Material and Methods

The following microorganisms were used for this study: Escherichia coli (ATCC 23922), Staphylococcus aureus (ATCC 6538), Streptococcus mutans (ATCC 35688), Candida albicans (ATCC 18804) and Bacillus subtilus (ATCC 19659) (spore form).

Two hundred and twenty-five #70 Tanari R8 gutta-percha cones (Tanariman Industrial, Manacapurú, AM, Brazil) were sterilized by cobalt-60 gamma radiation (25 kGy/6 h; Embrarad, Cotia, SP, Brazil).

Isolated 24-h colonies of pure cultures of each microorganism were grown on brain heart infusion agar plates (Difco, Detroit, MI, USA) or, in the case of C. albicans, Sabouraud dextrose agar plates (Difco, Detroit, MI, USA). The plates were incubated aerobically at 37°C, and in an atmosphere of 5% CO2 for S. mutans, for 24 hours.

The cones were divided into 10 experimental groups (n = 15) and 5 control groups (n = 15). Then, the cones were contaminated by immersion in tubes containing 10 ml of brain heart infusion broth or Sabouraud dextrose broth (for C. albicans) inoculated with 0.1 ml of standardized suspensions containing 1x106 cells/ml of each microorganism obtained by spectrophotometry (Shinadzu model UV-1203, Kyoto, Japan) in sterile saline solution (0.9% NaCl). The parameters adopted for each microorganism were previously standardized: Candida albicans, 530 nm, OD = 0.284; S. mutans, 398 nm, OD = 0.620; S. aureus, 490 nm, OD = 0.374; E. coli, 590 nm, OD = 0.324; B. subtilis spores, 307 nm, OD = 0.178. The methodology used to obtain the B. subtilis spore suspension was that described by Kuroiwa et al.11 The cones were incubated at 37°C for 24 h (and 5% CO2 for S. mutans) for the purpose of promoting surface contamination. Afterwards, they were briefly dried in a sterile paper filter and then disinfected.

The disinfection procedure consisted of immersing each gutta-percha cone in a plastic tube (Eppendorf) containing the 2% peracetic acid solution (Sekusept aktiv - Fórmula & Ação, São Paulo, SP, Brazil), making sure to cover the cone's entire surface. The solution was prepared according to the manufacturer's instructions. The specimens remained in contact with the substance for 1 or 2.5 minutes. Afterwards, each cone was transferred to a tube containing a 10% sodium thiosulphate solution (Na2S2O3), and remained there for 4 minutes to neutralize the activity of the peracetic acid solution. The cones of the control group (n = 15) were immersed in sterile distilled water for 1 or 2.5 minutes, following the same procedures described above.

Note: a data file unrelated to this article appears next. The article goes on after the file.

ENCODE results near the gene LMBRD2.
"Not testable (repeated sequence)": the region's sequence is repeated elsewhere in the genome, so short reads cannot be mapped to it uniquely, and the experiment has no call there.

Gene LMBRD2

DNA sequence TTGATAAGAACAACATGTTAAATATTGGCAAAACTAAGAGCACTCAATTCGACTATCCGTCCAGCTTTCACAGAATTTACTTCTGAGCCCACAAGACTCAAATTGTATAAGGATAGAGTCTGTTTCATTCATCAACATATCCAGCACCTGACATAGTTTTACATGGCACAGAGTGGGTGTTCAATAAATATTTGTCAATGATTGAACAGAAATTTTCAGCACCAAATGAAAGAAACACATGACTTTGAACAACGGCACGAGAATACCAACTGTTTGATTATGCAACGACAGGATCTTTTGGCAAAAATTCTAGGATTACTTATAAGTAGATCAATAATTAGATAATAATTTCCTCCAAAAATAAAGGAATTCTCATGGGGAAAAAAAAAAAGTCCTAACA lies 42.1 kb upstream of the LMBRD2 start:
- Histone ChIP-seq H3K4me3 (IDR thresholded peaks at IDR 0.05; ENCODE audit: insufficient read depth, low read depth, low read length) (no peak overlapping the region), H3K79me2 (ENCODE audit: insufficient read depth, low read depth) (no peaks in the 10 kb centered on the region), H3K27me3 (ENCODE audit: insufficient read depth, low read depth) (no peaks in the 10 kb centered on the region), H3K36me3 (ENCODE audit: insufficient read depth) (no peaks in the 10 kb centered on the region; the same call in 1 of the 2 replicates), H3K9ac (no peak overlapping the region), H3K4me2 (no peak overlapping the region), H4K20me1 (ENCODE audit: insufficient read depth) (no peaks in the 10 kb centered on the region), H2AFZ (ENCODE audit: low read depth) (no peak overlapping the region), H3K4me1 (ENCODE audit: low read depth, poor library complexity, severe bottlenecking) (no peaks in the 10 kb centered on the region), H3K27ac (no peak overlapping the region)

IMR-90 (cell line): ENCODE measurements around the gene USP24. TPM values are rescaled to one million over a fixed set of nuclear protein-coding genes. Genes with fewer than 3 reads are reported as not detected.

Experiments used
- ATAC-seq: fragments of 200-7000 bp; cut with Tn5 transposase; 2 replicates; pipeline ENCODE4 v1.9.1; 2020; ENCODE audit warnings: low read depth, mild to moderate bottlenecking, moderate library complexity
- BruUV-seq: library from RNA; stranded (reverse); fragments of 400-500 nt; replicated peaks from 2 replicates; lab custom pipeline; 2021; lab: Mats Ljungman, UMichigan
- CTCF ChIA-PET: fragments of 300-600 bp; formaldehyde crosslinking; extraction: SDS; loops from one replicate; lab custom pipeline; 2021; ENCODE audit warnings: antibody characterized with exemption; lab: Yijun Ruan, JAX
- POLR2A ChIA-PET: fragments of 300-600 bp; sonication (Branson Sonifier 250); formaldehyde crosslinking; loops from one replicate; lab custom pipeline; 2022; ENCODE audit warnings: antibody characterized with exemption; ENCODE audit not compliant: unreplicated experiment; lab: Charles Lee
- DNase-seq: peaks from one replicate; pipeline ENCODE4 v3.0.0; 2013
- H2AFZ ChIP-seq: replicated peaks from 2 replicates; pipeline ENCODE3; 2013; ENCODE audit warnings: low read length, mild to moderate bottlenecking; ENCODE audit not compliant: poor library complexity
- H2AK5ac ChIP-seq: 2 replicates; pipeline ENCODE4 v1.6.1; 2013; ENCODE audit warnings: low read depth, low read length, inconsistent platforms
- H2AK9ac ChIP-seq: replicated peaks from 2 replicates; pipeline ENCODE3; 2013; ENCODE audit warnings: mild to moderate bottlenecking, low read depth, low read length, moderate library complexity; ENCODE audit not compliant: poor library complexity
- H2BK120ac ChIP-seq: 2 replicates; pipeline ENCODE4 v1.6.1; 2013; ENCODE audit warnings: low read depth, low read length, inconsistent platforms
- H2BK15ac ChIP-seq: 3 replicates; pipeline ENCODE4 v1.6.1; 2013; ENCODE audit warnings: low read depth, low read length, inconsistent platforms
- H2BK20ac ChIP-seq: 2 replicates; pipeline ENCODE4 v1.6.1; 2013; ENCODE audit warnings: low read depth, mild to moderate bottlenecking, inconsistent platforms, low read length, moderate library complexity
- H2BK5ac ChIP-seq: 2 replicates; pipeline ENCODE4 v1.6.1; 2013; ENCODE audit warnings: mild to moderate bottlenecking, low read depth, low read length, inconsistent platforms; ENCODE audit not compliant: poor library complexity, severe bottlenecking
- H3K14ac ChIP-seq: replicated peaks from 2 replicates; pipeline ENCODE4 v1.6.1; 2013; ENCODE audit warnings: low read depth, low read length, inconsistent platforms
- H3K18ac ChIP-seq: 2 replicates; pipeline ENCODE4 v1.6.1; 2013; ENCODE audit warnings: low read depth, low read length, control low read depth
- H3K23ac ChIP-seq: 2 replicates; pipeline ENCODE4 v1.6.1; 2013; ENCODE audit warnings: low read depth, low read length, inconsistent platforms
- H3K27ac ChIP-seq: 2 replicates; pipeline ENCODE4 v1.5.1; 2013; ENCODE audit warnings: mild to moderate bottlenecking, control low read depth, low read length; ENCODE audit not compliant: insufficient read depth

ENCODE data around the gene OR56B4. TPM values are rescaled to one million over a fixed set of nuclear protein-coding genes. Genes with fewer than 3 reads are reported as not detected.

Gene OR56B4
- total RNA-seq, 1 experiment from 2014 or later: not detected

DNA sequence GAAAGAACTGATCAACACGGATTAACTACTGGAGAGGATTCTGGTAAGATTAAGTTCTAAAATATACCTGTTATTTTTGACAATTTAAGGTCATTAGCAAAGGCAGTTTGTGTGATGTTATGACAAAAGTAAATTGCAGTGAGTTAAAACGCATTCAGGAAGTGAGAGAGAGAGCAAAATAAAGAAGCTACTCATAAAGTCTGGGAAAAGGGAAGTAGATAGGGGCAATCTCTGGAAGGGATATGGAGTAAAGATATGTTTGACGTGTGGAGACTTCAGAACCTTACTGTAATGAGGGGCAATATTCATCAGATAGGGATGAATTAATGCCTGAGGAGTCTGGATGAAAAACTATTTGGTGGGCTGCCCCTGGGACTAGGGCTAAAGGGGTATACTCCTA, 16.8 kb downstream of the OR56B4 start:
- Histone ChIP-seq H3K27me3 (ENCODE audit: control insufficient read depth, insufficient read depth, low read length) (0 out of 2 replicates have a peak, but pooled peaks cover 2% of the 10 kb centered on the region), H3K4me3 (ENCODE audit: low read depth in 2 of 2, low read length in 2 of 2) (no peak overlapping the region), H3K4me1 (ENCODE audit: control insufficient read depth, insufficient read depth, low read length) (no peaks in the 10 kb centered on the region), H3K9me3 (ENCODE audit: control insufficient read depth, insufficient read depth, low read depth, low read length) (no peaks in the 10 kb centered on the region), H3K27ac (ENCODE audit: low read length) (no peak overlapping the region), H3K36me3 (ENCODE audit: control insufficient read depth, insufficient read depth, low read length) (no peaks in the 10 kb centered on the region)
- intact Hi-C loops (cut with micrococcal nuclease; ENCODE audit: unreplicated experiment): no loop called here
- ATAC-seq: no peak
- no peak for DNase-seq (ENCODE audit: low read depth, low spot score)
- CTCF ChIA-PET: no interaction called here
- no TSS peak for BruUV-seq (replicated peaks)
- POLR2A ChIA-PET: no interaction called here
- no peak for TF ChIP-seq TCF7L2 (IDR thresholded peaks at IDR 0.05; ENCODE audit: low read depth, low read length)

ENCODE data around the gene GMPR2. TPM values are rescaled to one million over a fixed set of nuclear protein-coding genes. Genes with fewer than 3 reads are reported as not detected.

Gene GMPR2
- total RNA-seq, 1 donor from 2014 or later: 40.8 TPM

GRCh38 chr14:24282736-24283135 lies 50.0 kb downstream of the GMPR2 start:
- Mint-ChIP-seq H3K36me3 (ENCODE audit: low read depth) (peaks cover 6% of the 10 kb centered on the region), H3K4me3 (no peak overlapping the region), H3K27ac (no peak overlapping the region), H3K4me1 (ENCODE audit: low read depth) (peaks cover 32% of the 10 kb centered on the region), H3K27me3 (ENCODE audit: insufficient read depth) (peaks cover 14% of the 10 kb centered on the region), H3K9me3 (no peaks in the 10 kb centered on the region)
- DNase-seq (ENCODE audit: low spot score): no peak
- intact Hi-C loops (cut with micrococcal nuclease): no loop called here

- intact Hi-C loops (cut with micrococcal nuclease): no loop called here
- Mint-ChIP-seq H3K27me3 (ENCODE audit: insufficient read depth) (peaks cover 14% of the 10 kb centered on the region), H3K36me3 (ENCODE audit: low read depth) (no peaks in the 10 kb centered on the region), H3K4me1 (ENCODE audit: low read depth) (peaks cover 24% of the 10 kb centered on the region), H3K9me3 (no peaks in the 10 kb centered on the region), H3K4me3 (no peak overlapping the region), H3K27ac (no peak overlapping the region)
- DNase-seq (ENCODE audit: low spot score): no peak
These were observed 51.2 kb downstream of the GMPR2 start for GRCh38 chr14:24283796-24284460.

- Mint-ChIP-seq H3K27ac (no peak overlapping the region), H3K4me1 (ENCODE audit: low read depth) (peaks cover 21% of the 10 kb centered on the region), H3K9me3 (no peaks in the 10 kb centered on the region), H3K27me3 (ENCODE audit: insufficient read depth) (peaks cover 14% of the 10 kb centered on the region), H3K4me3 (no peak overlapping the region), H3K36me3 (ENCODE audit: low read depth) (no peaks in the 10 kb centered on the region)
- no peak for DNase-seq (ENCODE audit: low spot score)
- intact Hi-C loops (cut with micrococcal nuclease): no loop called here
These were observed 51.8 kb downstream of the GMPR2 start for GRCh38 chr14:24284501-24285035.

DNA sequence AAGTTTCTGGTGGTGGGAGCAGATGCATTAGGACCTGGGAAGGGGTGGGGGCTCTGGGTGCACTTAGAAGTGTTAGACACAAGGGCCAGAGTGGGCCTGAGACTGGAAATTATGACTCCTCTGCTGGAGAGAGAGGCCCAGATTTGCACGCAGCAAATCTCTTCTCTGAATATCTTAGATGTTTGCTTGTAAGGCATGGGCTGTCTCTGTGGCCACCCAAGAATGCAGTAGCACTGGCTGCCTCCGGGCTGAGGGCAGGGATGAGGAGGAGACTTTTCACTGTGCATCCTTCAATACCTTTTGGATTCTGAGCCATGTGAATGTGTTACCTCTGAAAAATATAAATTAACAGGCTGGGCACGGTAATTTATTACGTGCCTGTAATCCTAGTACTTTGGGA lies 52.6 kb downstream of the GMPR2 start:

All the cones (including those of the control group) were then immersed in tubes containing sterile physiologic solution (0.9% NaCl), and vortexed for 30 seconds to detach any remaining microbial cells. Next, 10-1 and 10-2 dilutions were obtained in 0.85% NaCl, and 0.1-ml aliquots of all suspensions obtained were double-plated on Sabouraud dextrose agar or brain heart infusion agar and incubated at 37°C (and 5% CO2 for S. mutans) for 24 h.

The results were expressed in colony forming units per milliliter (CFU/ml), and the data were compared by the Wilcoxon Signed Rank test (level of significance set at 0.05).

 

Results

The values of percentage reduction in microorganism counts after exposure to peracetic acid are shown in Table 1. A significant reduction in microbial counts was observed after 1 minute of exposure to the peracetic acid solution for all the microorganisms tested. All microorganisms were completely eliminated after 2.5 minutes of exposure.

 

 

Discussion

Peracetic acid-based disinfectants have been used in the food industry and by water or sewage treatment companies, and also for the decontamination and sterilization of thermosensitive medical and hospital equipment and devices. This substance works quickly and is effective against bacteria, fungi, viruses and spores.12,13 Unlike most chemical disinfectants, it is not inactivated in the presence of organic material,12,14 does not leave residues and does not produce byproducts harmful to the environment, because its mechanism of action involves the release of free oxygen and hydroxyl radicals decomposing in oxygen, water and acetic acid.12,13,14,15 It can be utilized over a broad temperature spectrum (0 to 40°C), with hard water, and is effective in the 3.0 to 7.5 pH range.14 These features of peracetic acid raised the hypothesis that it could be a valid alternative for the disinfection of gutta-percha cones.

The S. aureus, S. mutans, E. coli and C. albicans species were selected for this study with the aim of including Gram-positive and Gram-negative bacterial species, and a fungal species as well. Moreover, sporulated bacilli were also included owing to this form's high resistance to disinfection methods.